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can someone please describe me why only the perfect square has odd number of factors.why does other number not has odd numbers of factors? I understand it but don't find any mathmetical proof.Please help me

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For a given number $n$ we can group its divisors in pairs $(d,\frac nd)$, except that if $n=m^2$ this would pair $m$ with itself.

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please explain briefly – user100315 Oct 14 '13 at 17:58
    
@FRM, I strongly recommend you write out examples. For this sort of mathematics, thinking about examples and non-examples is highly illuminating and will generally lead you to understand the proof. – Ted Shifrin Oct 14 '13 at 21:00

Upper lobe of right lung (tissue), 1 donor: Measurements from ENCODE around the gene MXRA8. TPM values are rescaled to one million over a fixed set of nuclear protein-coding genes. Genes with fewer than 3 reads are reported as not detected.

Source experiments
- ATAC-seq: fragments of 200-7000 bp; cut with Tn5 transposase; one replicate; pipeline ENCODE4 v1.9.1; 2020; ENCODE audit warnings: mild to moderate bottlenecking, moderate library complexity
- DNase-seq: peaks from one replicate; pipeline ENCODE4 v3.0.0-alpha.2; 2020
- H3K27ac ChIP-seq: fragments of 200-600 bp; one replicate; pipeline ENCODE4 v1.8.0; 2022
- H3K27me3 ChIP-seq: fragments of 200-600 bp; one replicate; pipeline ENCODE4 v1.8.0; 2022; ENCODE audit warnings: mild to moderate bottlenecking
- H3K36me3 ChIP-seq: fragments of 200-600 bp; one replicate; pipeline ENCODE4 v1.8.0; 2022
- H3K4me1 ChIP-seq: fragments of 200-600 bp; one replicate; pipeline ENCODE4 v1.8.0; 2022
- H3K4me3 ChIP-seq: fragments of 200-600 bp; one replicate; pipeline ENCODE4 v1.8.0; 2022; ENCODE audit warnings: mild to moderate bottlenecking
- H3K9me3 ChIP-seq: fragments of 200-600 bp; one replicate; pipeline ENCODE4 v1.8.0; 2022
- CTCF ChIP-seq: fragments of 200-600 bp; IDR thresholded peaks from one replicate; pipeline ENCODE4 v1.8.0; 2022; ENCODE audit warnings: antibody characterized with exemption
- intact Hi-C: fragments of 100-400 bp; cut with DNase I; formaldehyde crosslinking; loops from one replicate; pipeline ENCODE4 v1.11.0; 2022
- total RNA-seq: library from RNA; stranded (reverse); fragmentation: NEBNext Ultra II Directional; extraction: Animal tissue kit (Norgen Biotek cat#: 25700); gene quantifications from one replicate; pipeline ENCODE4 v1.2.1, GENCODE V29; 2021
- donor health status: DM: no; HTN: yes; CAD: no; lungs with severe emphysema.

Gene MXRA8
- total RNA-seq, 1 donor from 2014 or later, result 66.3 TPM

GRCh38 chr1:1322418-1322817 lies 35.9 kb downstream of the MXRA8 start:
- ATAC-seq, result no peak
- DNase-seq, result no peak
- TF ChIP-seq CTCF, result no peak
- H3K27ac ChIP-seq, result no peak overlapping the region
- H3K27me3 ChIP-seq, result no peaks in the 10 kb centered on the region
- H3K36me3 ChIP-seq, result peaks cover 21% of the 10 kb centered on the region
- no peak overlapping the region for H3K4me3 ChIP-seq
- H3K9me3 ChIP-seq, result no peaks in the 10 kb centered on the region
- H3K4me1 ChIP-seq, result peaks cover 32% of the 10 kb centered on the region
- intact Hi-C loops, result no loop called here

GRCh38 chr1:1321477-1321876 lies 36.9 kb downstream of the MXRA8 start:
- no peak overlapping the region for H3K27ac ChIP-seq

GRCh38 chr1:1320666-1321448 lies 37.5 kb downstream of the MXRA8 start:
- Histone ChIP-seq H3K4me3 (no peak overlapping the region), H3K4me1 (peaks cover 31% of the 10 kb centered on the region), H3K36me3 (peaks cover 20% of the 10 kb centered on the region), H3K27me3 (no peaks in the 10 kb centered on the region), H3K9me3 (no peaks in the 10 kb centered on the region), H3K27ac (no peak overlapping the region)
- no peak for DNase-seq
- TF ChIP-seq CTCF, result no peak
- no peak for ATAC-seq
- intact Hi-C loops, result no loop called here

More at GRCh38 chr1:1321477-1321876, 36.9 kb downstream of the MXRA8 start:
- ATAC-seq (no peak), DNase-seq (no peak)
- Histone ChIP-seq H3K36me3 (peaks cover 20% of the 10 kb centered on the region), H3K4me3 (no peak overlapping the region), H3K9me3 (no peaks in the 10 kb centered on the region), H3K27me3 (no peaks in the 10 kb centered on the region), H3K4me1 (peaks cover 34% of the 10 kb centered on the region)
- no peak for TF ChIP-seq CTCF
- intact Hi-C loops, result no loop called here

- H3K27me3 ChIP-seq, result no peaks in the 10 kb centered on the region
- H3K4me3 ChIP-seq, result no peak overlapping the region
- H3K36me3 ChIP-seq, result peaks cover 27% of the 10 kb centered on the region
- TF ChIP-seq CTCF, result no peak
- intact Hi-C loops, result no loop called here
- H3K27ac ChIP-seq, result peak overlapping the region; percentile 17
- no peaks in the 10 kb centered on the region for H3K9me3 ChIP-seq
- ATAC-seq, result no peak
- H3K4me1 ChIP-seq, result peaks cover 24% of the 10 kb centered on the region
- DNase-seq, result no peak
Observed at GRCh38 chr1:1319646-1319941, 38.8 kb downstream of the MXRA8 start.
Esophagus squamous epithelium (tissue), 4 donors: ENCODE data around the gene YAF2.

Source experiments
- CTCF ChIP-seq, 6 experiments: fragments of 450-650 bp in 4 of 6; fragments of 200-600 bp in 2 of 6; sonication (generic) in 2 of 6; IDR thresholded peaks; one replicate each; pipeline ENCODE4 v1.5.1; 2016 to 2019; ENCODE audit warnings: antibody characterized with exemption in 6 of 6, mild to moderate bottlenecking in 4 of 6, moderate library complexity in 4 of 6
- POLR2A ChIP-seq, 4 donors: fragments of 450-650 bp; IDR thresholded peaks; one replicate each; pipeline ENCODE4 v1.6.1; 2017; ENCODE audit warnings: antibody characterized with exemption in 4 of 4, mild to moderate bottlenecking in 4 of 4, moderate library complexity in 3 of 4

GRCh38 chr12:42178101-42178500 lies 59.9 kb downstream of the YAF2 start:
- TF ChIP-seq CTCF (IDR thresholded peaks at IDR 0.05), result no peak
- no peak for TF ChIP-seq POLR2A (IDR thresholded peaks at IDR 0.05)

You can always list the factors of a number, N, into pairs $(a_i,b_i)$ where $a_i \le \sqrt N \le b_i$. This means that a number will always have an even number of factors, unless the number is a perfect square, in which case one pair will consists of the same two numbers. The two examples below should demonstrate why.

\begin{align} \text{factors} &\; \text{of 36} \\ \hline 1 &,\, 36 \\ 2 &,\, 18 \\ 3 &,\, 12 \\ 4 &,\, 9 \\ 6 &,\, 6 & \text{A total of $9$ factors} \\ \hline \end{align}

\begin{align} \text{factors} &\; \text{of 12} \\ \hline 1 &, 12 \\ 2 &, 6 \\ 3 &, 4 & \text{A total of $6$ factors} \\ \hline \end{align}

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